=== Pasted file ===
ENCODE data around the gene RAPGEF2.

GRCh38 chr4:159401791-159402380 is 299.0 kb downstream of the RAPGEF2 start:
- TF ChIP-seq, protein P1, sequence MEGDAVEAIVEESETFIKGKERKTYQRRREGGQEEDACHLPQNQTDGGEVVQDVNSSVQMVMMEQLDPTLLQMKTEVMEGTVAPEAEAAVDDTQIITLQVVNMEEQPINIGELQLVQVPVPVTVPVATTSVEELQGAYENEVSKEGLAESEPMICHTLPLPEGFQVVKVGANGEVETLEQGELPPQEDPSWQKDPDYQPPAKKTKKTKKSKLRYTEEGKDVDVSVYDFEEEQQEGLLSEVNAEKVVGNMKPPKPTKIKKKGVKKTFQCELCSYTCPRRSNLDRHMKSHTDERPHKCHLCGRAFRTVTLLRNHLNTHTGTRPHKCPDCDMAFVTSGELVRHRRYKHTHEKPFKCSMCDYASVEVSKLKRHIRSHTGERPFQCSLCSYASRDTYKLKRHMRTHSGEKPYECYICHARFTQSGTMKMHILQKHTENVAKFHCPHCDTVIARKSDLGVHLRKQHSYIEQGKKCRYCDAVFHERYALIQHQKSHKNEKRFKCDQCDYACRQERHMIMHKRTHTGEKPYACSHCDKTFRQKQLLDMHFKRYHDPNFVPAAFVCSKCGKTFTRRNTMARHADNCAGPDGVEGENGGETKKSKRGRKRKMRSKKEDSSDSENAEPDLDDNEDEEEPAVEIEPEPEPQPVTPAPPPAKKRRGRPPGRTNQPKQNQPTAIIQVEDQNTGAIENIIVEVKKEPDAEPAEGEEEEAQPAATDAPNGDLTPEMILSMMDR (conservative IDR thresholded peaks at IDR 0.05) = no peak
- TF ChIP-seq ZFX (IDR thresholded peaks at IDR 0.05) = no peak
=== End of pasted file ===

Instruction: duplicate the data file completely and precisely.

ENCODE data around the gene RAPGEF2.

GRCh38 chr4:159401791-159402380 is 299.0 kb downstream of the RAPGEF2 start:
- TF ChIP-seq, protein P1, sequence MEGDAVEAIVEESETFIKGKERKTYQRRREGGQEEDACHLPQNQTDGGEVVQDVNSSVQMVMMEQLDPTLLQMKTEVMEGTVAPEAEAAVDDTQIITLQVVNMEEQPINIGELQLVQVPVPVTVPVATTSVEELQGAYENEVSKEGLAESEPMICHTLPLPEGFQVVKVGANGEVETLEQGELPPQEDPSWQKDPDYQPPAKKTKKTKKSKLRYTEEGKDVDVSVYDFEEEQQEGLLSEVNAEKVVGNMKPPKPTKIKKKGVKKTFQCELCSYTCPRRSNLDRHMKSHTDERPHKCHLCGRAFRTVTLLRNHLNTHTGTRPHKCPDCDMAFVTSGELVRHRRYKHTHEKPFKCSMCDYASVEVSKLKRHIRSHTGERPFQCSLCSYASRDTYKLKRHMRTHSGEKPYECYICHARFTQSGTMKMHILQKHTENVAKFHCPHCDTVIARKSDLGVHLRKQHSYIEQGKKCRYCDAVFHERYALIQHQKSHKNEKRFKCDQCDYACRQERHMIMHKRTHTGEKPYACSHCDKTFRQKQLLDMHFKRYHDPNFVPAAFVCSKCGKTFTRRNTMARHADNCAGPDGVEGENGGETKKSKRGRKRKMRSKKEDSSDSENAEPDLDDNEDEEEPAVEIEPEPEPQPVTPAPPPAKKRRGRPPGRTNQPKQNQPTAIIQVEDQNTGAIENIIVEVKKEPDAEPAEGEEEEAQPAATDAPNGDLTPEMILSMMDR (conservative IDR thresholded peaks at IDR 0.05) = no peak
- TF ChIP-seq ZFX (IDR thresholded peaks at IDR 0.05) = no peak